Lucky Singh Triple Album Review
by Dylan Edwards
I am a busy guy these days and my lack of free time has made me a cranky one as well. Anything that may seemingly waste my limited leisure is something to be damned to the darkest recesses of hell. So when I was presented with the opportunity to review an album for Rock n Roll View I accepted half-heartedly, knowing I would have to devote at the least a modicum of attention to the material. Imagine my elation whenever I opened the promotional package and found that in fact it was three albums instead of one. Lucky Singh set about the adventurous endeavor of a “triple” album release in an attempt to corner multiple markets with targeted material.
With total disregard to the accompanying descriptions of each album I listened to the CDs successively in no particular order. The album I listened to first was 7. I was delighted to find the opening track to be reminiscent of Steve Morse. The guitar work was phenomenal with harmonized unison leads dropping off into face melting guitar solos. My opinion of Lucky Singh was sealed almost immediately. Throughout this effort I found more things to praise than criticize, so I no longer languished at the prospect of “wasted” time. Listening to skilled musicianship and thoughtful arranging could never be a waste of one’s time.
Unison fills not unlike those used by Rush are scattered throughout several tracks of 7, and at times the progressive mayhem and shredding guitar seem almost too much to take. But at these exact moments the direction of a song will change at the drop of a dime as if Lucky Singh is all to aware of critical timing. This effort is definitely a musician’s album (Track 7 entitled “Mystic 7” is in 7/4, ha). “Delta Jam” features an actual reggae and not the dub-style reggae novices espouse as the real thing. “Off the Cuff” wanders from the progressive shred to show off a blues sensibility along the vein of Hendrix or SRV, and the country/prog hybrid of Amalgamation is simultaneously original and tasteful.
My early mental picture of Lucky Singh was of a progressive, musically innovative, guitar shredder throw back (something I’ve grown fond of over the past few years). That made the next album somewhat disappointing. “Tokyo Rules” was not my favorite of the three to say the least. It seemed incongruous with the other two albums. “Tokyo Rules” was definitely an effort at pop/rock but came across as stilted and generic, although a few gems stood out from the rough. Ja-Ne, Chinatsuo, Dreams, Supernova, and Tokyo Rules had memorable melodies and colorful palettes that made up for the predictable “mainstream” arrangements. The majority of the aforementioned tracks are love songs with a pseudo-ballad feel. If pop/rock is the avenue Lucky Singh wishes to pursue it should definitely stay within this songwriting vein. Yet I would advise they travel down the path created by the Juggernaut that is “Project 8105.”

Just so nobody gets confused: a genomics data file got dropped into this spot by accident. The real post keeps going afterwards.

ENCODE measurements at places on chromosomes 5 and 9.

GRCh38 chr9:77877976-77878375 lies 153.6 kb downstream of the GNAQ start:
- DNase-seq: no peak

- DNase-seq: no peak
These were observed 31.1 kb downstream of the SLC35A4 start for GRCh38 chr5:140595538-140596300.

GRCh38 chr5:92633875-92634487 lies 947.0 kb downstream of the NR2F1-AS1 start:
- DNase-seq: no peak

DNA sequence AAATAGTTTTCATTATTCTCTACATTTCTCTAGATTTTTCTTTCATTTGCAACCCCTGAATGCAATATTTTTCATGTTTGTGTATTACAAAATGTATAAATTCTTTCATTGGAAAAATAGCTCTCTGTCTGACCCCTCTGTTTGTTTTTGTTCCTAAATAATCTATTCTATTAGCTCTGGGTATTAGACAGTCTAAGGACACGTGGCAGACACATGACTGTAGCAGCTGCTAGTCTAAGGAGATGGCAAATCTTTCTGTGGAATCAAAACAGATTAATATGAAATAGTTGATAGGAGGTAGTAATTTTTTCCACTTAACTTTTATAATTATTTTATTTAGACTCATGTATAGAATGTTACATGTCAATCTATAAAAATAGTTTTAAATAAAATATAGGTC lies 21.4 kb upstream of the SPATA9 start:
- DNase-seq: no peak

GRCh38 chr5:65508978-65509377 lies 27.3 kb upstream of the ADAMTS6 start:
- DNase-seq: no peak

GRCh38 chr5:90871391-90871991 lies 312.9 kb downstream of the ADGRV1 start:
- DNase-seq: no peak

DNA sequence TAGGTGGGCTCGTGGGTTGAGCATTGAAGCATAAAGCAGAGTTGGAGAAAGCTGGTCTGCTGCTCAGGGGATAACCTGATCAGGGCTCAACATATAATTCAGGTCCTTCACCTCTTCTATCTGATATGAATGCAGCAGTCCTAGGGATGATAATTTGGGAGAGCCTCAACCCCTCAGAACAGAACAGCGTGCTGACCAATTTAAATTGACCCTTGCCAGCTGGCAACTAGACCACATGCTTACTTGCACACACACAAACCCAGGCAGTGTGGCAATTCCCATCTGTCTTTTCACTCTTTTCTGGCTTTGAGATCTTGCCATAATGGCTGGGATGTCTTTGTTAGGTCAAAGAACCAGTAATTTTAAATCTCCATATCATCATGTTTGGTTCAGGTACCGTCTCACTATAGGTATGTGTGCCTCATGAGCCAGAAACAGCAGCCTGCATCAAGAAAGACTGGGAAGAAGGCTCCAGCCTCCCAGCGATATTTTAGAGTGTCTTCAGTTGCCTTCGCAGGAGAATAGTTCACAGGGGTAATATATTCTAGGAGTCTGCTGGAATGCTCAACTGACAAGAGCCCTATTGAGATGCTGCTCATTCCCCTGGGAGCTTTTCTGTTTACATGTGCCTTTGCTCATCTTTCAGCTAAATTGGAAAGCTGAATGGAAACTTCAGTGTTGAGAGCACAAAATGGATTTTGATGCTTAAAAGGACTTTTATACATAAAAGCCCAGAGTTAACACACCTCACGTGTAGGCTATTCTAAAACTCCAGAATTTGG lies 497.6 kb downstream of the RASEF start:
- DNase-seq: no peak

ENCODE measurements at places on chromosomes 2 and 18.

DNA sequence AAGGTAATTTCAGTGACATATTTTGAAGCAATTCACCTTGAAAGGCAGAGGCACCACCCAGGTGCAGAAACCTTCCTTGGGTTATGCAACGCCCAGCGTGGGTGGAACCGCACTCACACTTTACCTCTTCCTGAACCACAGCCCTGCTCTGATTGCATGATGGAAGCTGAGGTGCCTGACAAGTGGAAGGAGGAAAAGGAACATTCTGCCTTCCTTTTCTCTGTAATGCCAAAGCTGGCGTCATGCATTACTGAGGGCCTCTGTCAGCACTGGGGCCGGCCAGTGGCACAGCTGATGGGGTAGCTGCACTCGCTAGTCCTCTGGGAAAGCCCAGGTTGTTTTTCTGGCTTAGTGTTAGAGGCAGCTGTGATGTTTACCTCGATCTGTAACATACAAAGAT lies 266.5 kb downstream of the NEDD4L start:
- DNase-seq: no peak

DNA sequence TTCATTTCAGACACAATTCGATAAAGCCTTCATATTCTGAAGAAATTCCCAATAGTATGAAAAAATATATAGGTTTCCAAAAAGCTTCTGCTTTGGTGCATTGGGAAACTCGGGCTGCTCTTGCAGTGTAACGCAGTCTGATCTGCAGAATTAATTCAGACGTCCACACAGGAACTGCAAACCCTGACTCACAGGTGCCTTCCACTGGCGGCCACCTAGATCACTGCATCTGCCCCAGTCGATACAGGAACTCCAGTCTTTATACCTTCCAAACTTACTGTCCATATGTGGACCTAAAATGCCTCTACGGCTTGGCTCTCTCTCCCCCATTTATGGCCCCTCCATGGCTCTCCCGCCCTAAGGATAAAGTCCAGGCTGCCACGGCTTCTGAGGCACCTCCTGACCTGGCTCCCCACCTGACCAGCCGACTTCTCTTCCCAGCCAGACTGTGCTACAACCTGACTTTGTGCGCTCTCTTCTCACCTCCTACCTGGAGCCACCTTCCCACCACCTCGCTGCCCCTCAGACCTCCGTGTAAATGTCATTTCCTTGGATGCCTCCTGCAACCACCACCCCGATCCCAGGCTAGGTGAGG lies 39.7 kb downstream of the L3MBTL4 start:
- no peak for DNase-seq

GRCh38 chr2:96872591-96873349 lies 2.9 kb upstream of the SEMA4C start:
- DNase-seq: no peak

“Project 8105” would fall somewhere between Dream Theatre and Mastodon within the progressive metal continuum. The album has the musical ingenuity and chops of a mature and time-tested progressive metal band, but it also has the creativity and energy of something new. Of all three albums “Project 8105” is the best produced, with a slick consistent sound. “Project 8105” shows the heart of Lucky Singh with an attention to detail far beyond the other albums. The spoken word narrative takes absolutely nothing away from the music and vice versa. This was not only a well conceived but also a well executed endeavor. I believe this is the album from the triple release that will stay in the minds of listeners. “7” hinted at the possibility of something more, but “Project 8105” turned out to be that something more. “Project 8105” is consistent from beginning to end. Progressive metal is the niche where Lucky Singh belongs. In this writer’s humble opinion this album debut should belong solely to “Project 8105.” Definitely give Lucky Singh a try, and pay close attention to “Project 8105.” You won’t regret it.
For more on Lucky Singh and this triple album release visit Lucky Singh Online (www.luckysinghonline.com)